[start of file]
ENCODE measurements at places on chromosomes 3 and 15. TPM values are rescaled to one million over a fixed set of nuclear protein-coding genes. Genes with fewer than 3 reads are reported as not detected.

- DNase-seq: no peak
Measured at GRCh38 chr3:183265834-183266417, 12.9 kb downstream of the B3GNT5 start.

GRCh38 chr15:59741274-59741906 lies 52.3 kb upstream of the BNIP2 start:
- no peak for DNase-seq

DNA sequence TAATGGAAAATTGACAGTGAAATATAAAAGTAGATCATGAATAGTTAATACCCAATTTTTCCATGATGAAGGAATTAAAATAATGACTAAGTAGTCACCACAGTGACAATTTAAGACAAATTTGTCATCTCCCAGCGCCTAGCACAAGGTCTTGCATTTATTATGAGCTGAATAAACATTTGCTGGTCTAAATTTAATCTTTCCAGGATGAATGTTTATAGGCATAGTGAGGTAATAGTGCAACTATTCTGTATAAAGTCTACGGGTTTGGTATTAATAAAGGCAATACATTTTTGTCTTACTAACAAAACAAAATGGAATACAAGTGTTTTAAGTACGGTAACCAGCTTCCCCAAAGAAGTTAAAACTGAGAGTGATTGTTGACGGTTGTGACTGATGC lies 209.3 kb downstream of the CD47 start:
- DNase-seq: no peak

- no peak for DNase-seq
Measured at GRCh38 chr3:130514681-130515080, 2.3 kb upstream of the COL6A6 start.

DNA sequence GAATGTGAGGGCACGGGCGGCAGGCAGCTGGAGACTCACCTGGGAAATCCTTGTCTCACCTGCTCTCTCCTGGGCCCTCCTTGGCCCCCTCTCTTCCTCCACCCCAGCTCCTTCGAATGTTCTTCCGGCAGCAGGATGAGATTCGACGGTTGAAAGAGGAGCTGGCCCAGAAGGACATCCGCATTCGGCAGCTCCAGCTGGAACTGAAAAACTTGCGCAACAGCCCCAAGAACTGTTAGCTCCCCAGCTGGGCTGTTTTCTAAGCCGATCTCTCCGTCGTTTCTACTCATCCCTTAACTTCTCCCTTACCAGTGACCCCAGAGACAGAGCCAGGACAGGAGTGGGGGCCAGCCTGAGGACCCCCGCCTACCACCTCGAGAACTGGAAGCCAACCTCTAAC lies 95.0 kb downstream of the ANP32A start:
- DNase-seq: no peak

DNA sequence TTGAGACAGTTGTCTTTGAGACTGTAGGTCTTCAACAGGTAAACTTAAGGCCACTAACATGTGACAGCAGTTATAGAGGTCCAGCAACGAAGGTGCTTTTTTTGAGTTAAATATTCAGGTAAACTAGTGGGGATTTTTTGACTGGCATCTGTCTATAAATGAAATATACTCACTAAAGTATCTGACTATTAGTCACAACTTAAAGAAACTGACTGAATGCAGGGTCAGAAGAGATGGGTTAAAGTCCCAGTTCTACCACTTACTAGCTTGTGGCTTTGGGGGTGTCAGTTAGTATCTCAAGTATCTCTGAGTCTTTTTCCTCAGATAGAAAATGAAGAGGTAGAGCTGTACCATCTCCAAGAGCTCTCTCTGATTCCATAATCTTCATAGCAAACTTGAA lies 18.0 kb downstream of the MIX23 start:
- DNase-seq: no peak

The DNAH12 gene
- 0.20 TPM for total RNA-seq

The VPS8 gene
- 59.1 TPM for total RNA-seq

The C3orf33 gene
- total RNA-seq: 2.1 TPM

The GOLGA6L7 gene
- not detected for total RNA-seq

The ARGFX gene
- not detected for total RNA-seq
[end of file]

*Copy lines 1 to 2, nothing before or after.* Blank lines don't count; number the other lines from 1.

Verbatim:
ENCODE measurements at places on chromosomes 3 and 15. TPM values are rescaled to one million over a fixed set of nuclear protein-coding genes. Genes with fewer than 3 reads are reported as not detected.

- DNase-seq: no peak